FERC okays $310m gas capacity expansion project in Louisiana of Columbia Gulf

The Federal Energy Regulatory Commission on Sept. 17 approved a March 6 application from Columbia Gulf Transmission LLC for a certificate of public convenience and necessity to construct and operate approximately 34 miles of pipeline and compression facilities in Louisiana to provide up to 800,000 dekatherms per day (Dth/d) of firm transportation service (called the Cameron Access Project).

Columbia Gulf is engaged in the transportation of natural gas in interstate commerce subject to the commission’s jurisdiction. Columbia Gulf’s transmission system extends from Louisiana through Mississippi and Tennessee to northeastern Kentucky.

Columbia Gulf’s West Lateral Transmission System consists of three pipeline segments extending west from the Rayne Compressor Station in Acadia Parish, Louisiana, to termini in Calcasieu, Jefferson Davis, and Acadia parishes, Louisiana (i.e., West Laterals 100, 200, and 300, respectively). Natural gas on Columbia Gulf’s West Lateral Transmission System has traditionally flowed from west to east, toward the Rayne Compressor Station and Columbia Gulf’s mainline, before flowing north to markets in the midwest and northeast.

Columbia Gulf proposes under this approval to construct and operate:

  • approximately 6.8 miles of 30-inch-diameter natural gas pipeline loop, designated as the West Lateral (WL) 400 Loop in Jefferson Davis Parish;
  • approximately 27.3 miles of 36-inch-diameter pipeline, designated as WL 400, in Jefferson Davis, Cameron, and Calcasieu parishes; and
  • an overpressure protection valve at existing Valve Station 1105 in Jefferson Davis Parish.

Columbia Gulf also proposes to construct and operate a new 12,260 horsepower (hp) compressor station in Jefferson Davis Parish (Lake Arthur Compressor Station). The Lake Arthur Compressor Station will include two turbine-driven compressors, each producing a nominal 6,130 hp.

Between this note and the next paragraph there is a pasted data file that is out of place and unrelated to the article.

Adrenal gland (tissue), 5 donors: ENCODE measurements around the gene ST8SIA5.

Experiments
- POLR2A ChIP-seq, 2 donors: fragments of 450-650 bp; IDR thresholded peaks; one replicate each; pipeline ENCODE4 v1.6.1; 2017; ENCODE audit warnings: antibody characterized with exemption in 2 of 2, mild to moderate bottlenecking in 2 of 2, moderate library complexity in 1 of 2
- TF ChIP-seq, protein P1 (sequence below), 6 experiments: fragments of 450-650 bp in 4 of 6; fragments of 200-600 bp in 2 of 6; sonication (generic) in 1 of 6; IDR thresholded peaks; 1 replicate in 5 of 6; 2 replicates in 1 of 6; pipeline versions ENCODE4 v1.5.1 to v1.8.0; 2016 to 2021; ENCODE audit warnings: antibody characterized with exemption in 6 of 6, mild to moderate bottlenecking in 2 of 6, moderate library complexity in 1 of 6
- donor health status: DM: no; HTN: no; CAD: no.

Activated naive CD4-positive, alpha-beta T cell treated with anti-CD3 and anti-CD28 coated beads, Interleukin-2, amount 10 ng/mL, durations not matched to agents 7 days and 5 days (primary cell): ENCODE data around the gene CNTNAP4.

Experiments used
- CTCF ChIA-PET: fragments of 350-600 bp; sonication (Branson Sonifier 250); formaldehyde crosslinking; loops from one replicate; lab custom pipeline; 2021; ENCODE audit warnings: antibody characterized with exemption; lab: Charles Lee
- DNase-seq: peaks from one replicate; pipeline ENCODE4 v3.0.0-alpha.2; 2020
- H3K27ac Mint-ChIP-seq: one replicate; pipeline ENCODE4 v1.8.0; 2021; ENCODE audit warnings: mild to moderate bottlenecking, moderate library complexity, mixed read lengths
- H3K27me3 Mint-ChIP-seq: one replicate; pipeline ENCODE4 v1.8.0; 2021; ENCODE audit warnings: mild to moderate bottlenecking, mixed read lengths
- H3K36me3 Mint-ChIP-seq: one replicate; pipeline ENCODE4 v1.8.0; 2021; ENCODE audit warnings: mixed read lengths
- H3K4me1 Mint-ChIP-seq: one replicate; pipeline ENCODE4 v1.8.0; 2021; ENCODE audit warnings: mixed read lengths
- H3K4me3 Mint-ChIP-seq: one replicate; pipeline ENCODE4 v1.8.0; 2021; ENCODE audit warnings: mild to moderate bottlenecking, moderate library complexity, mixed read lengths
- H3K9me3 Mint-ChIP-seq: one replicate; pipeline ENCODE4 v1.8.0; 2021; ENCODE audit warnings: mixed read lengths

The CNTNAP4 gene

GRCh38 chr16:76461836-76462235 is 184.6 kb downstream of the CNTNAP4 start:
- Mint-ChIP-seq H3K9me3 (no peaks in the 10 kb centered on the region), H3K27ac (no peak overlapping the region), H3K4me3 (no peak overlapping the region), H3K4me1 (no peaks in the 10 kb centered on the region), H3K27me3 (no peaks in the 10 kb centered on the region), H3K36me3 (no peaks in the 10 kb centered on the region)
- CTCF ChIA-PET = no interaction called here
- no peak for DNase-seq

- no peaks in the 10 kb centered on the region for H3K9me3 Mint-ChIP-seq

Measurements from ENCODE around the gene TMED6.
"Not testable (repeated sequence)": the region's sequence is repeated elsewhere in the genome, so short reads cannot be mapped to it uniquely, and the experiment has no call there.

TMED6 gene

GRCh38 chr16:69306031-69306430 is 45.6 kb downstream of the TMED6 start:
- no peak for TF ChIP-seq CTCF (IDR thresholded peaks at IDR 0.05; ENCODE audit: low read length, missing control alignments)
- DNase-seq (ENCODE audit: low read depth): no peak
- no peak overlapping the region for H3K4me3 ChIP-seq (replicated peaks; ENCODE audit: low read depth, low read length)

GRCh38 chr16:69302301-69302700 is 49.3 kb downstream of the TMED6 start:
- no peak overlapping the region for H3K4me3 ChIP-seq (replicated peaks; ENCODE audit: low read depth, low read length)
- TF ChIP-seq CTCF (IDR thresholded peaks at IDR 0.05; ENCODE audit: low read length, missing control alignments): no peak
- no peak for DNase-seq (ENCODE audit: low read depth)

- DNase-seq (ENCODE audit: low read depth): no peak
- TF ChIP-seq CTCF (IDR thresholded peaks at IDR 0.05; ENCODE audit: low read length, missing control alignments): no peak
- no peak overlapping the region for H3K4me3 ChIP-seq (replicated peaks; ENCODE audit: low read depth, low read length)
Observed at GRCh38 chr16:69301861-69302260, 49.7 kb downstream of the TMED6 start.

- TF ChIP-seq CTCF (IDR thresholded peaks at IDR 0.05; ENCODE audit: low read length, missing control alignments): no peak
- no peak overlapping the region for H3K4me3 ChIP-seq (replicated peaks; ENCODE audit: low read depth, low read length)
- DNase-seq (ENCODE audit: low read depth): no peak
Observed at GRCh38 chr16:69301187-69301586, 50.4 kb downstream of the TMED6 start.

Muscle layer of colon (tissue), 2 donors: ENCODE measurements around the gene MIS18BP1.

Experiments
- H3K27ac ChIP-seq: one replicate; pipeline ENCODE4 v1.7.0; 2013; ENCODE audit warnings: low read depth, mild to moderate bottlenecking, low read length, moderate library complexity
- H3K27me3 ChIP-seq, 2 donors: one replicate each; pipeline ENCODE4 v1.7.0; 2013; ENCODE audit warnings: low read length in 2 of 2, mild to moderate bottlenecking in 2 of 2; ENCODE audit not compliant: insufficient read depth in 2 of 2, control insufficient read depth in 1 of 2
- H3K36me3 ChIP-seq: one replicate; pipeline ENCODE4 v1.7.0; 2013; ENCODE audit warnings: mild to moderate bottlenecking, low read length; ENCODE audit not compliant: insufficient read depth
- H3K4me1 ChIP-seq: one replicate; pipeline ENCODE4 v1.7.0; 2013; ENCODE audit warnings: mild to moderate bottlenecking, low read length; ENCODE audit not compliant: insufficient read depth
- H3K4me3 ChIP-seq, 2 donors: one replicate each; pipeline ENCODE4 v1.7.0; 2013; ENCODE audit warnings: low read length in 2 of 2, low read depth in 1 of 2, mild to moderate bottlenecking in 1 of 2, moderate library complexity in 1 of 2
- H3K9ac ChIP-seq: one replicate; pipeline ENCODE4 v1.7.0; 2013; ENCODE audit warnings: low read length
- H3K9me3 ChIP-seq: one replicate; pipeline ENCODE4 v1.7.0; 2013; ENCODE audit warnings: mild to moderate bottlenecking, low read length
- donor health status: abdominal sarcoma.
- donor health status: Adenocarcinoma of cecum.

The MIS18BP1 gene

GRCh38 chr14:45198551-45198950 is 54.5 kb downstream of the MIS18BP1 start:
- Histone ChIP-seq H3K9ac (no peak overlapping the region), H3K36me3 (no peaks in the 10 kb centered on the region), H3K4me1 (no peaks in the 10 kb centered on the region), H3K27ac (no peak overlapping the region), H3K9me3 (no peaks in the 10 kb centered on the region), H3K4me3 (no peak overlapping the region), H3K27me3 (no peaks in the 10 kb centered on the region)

The proposed facilities will create incremental capacity sufficient to provide up to 800,000 dth/day of additional firm transportation service. Columbia Gulf states that the estimated cost of the proposed facilities is approximately $309.9 million.

Columbia Gulf states that the development of new natural gas markets along the Gulf Coast and elsewhere have created commercial opportunities that require it to now flow gas from east to west on certain pipelines on its West Lateral Transmission System. Columbia Gulf asserts that by changing the direction of flow on a portion of the West Lateral System, it will provide shippers with a new transportation option.

Columbia Gulf held a non-binding open season from Dec. 26, 2012, to Jan. 31, 2013, soliciting shipper interest in a project that would provide from 450,000 Dth/day to 1,200,000 Dth/day of incremental firm transportation service. As a result of the open season, Columbia Gulf entered into binding precedent agreements with two shippers for up to 700,000 Dth/day of firm transportation service. Columbia Gulf received no offers to turn back capacity under existing contracts. Columbia Gulf states that it is actively marketing the 100,000 Dth/day of unsold firm transportation service associated with the new facilities.

About Barry Cassell 20414 Articles
Barry Cassell is Chief Analyst for GenerationHub covering coal and emission controls issues, projects and policy. He has covered the coal and power generation industry for more than 24 years, beginning in November 2011 at GenerationHub and prior to that as editor of SNL Energy’s Coal Report. He was formerly with Coal Outlook for 15 years as the publication’s editor and contributing writer, and prior to that he was editor of Coal & Synfuels Technology and associate editor of The Energy Report. He has a bachelor’s degree from Central Michigan University.